The Bible and Disability by Sarah J. Melcher (Editor); Mikeal C. Parsons (Editor); Amos Yong (Editor)The Bible and Disability: A Commentary (BDC) is the first comprehensive commentary on the Bible from the perspective of disability.TheBDC examines how the Bible constructs or reflects human wholeness, impairment,and disability in all their expressions. Biblical texts do envision the ideal body, but they also present visions of the body that deviate from this ideal, whetherphysically or through cognitive impairmentsor mental illness. The BDC engages the full range of these depictions of body and mind, exploring their meaning through close readings and comparative analysis. The BDC enshrines the distinctive interpretive imagination required tospan the worlds of biblical studies and disability studies. Each of thefourteencontributorshas worked atthis intersection; and through their combined expertise,the very best of both biblical studies and disability studies culminates in detailed textual work of description, interpretation, and application to provide a synthetic and synoptic whole.The result is a close reading of the Bible that gives long-overdue attention tothe fullnessof human identitynarrated in the Scriptures.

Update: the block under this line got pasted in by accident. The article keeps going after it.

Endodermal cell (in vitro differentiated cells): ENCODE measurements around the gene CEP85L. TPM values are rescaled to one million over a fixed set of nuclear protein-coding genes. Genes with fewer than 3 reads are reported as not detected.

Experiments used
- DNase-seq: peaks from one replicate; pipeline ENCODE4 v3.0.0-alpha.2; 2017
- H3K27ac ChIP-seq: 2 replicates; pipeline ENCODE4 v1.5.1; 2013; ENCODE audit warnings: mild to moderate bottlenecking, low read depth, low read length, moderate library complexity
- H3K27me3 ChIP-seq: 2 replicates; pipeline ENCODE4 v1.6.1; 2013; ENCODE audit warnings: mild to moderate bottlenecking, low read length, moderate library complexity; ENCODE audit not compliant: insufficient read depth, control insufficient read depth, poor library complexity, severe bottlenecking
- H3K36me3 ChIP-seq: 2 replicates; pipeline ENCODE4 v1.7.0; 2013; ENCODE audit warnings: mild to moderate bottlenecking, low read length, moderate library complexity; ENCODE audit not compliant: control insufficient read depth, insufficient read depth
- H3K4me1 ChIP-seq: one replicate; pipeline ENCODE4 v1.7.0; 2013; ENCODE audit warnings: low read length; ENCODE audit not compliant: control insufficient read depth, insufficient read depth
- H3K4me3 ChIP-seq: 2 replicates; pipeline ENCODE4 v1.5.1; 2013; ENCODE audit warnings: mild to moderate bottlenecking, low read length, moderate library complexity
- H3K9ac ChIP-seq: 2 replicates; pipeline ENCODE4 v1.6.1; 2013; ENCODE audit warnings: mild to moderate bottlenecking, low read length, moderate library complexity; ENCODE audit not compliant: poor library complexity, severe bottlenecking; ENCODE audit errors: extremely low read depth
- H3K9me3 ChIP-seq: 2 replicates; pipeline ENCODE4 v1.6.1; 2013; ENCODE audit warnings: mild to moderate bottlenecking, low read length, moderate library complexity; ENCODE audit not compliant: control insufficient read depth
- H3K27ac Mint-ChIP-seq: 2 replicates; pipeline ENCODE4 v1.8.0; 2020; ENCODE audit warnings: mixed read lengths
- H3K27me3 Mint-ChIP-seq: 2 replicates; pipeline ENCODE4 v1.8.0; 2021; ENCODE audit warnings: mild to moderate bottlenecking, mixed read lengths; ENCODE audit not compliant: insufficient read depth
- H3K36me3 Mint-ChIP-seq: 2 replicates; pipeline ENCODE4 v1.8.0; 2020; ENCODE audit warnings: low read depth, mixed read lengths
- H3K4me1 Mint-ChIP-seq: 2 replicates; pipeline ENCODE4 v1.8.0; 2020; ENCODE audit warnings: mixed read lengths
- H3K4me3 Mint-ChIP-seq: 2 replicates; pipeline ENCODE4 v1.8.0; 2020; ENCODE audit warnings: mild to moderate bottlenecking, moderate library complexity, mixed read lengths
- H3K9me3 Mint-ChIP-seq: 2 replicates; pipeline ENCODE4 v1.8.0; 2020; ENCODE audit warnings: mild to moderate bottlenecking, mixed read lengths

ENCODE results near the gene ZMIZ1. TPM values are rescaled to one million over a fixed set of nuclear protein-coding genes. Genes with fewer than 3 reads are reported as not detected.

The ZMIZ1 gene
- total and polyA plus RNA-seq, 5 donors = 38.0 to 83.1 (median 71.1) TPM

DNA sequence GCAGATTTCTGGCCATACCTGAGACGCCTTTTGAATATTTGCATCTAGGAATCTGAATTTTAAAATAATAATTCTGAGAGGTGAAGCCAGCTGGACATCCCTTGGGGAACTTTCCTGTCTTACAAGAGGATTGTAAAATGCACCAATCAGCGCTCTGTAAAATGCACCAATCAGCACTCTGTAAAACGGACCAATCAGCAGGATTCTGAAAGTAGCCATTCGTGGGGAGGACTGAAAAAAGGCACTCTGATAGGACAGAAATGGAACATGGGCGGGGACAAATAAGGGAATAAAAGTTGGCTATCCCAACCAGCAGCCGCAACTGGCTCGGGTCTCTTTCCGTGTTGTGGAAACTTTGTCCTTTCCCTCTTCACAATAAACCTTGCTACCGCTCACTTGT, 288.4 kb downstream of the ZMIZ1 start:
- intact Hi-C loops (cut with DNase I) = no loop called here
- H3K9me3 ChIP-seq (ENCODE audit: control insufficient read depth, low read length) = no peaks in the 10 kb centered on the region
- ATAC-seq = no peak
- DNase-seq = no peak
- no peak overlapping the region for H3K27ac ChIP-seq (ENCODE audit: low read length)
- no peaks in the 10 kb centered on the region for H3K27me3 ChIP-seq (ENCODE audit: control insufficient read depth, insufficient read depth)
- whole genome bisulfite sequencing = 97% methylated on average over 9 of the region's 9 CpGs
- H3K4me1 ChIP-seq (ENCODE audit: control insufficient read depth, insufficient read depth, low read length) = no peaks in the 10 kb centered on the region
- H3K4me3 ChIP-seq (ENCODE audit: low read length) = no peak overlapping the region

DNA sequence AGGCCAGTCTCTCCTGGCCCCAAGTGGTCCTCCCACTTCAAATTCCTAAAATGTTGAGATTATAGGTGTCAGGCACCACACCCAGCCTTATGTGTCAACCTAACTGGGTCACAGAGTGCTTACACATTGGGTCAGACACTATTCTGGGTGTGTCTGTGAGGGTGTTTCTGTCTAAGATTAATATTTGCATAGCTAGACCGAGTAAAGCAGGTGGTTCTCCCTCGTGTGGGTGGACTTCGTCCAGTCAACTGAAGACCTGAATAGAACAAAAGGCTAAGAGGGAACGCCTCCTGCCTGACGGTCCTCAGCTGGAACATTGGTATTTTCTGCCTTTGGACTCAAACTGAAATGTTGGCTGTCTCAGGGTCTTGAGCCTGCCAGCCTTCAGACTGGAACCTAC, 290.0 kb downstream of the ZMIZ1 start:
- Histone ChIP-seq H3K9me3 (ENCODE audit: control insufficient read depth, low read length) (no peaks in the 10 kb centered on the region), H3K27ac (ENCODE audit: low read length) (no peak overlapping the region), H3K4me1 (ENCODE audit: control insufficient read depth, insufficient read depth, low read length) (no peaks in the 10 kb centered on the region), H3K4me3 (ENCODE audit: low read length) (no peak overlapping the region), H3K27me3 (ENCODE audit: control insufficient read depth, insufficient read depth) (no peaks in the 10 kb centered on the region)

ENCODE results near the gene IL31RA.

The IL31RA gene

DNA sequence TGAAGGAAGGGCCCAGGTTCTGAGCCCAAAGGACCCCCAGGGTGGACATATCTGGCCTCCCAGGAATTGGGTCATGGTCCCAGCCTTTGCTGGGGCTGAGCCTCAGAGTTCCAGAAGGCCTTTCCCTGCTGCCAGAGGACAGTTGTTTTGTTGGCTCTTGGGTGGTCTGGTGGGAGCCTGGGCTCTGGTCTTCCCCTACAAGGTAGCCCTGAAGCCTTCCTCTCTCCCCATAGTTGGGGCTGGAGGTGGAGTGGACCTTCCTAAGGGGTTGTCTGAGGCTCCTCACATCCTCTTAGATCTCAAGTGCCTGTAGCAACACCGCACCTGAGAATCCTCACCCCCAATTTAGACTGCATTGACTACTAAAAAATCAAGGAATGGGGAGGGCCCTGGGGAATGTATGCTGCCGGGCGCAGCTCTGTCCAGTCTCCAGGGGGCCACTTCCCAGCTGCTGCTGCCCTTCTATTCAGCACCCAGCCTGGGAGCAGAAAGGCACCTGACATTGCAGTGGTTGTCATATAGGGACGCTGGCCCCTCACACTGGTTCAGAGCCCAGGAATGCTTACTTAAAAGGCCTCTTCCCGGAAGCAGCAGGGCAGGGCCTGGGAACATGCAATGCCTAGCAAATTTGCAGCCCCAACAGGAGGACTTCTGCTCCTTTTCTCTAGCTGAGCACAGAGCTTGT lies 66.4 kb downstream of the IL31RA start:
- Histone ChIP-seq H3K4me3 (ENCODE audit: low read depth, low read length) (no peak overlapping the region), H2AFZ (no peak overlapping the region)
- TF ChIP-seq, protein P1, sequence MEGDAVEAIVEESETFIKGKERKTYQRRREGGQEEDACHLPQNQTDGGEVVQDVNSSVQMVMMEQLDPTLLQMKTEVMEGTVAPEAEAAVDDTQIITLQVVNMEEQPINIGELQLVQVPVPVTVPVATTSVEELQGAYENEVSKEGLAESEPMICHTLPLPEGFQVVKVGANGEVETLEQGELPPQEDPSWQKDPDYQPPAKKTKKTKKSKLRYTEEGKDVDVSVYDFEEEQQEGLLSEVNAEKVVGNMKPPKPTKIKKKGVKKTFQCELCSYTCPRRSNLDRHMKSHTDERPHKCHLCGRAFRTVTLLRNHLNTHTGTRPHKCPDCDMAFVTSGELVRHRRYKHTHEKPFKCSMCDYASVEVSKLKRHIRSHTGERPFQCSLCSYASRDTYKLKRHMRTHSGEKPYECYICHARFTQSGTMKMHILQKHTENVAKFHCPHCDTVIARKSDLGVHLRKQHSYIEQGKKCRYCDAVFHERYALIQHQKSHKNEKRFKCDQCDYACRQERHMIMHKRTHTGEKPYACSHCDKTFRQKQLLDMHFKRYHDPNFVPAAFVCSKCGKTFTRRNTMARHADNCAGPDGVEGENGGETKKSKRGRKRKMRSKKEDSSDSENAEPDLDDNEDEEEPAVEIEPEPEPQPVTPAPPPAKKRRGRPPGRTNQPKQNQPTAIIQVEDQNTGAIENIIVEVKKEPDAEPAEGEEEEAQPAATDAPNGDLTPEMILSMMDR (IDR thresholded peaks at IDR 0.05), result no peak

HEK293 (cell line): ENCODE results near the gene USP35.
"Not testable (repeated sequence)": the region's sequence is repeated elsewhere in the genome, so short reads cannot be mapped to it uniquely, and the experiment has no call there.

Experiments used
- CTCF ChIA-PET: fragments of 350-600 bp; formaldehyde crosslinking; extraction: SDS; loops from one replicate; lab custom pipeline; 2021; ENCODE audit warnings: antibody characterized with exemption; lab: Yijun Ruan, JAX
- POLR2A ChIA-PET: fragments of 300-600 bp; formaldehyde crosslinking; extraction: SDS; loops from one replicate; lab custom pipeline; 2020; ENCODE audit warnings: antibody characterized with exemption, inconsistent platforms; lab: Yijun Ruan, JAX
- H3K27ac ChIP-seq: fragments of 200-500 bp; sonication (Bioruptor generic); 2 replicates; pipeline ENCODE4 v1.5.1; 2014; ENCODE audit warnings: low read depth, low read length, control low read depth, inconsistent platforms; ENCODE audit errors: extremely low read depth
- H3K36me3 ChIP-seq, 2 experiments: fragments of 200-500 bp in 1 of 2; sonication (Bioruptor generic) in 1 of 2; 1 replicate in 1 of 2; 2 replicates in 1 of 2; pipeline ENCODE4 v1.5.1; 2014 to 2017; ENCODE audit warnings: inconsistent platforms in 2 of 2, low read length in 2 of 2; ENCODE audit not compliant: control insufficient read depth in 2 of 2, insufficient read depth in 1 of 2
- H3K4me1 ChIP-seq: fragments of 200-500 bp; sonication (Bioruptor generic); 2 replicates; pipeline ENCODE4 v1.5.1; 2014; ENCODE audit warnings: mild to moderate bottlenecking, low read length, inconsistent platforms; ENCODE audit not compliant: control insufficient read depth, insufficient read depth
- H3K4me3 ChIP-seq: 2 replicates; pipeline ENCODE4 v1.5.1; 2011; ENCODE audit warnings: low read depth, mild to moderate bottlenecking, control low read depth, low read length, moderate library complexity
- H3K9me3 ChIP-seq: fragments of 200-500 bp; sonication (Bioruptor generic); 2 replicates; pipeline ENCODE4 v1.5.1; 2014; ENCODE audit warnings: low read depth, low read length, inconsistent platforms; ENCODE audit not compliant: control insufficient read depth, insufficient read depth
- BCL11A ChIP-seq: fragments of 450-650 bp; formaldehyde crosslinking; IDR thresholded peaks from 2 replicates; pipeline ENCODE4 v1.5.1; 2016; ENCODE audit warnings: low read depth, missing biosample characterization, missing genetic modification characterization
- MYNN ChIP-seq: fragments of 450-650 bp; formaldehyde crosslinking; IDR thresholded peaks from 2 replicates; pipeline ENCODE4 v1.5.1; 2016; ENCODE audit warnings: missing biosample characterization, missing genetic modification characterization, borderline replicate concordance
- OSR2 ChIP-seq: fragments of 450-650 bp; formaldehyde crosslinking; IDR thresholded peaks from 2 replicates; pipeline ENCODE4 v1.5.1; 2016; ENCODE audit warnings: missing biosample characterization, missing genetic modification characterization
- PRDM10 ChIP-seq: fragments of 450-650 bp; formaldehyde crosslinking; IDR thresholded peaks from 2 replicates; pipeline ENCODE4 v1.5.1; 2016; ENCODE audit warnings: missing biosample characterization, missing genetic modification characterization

Call Number: Reference BS680.P435 B53 2017
Publication Date: 2017-10-01